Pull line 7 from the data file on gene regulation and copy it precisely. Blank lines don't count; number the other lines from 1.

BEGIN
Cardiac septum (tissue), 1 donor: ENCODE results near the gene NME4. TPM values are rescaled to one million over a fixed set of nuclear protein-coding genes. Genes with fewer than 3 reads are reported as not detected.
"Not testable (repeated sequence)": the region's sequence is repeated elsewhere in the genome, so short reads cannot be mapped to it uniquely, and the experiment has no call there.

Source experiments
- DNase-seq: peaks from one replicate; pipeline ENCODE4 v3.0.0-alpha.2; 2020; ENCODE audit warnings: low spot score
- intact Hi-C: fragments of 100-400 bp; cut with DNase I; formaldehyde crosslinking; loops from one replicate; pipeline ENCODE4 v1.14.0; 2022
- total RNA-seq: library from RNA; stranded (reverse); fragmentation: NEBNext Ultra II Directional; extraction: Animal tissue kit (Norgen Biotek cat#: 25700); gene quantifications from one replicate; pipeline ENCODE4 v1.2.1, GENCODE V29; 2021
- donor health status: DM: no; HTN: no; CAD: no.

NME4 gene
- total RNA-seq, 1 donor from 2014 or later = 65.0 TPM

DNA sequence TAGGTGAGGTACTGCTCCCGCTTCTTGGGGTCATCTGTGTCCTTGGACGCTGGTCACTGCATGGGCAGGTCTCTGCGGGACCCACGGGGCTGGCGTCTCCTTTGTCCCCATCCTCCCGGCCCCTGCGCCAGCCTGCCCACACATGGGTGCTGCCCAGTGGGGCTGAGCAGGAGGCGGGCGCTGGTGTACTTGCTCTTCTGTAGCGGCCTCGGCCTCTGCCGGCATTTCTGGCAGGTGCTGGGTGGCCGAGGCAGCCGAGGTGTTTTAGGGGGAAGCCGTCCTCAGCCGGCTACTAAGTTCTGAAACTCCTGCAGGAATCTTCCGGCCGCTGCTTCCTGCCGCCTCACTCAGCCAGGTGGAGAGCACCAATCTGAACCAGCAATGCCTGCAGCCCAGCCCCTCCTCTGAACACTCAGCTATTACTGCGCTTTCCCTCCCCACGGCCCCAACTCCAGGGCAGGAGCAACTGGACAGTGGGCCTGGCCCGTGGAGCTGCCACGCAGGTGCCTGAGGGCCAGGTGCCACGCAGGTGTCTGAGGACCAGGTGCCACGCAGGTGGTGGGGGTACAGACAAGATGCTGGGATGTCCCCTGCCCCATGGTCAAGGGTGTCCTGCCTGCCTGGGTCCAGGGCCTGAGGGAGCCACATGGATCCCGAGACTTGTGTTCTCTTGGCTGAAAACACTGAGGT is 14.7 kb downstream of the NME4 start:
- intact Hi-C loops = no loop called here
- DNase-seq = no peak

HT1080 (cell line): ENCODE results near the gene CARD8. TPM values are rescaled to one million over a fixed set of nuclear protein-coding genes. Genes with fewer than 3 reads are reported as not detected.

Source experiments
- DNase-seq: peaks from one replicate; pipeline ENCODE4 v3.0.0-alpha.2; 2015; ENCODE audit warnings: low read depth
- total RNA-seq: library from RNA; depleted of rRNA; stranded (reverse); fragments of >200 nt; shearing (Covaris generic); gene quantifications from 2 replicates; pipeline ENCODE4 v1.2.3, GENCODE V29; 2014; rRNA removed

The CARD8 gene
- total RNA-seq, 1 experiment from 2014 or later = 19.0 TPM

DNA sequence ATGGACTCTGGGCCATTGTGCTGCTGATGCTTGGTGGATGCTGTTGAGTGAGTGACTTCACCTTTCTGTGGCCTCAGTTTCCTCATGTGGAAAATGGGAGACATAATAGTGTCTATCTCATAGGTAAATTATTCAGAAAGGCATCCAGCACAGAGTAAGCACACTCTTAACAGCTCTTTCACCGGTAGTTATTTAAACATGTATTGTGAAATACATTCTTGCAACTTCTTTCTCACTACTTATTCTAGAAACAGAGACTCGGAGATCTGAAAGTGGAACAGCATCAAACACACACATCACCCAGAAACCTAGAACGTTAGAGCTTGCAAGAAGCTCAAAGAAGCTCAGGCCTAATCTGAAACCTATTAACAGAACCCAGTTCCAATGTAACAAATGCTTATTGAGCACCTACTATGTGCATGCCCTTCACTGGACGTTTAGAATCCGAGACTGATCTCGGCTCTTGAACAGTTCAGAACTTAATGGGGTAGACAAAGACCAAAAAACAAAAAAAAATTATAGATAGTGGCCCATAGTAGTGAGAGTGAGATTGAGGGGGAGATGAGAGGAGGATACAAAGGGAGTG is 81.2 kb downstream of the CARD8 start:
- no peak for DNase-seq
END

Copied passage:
- donor health status: DM: no; HTN: no; CAD: no.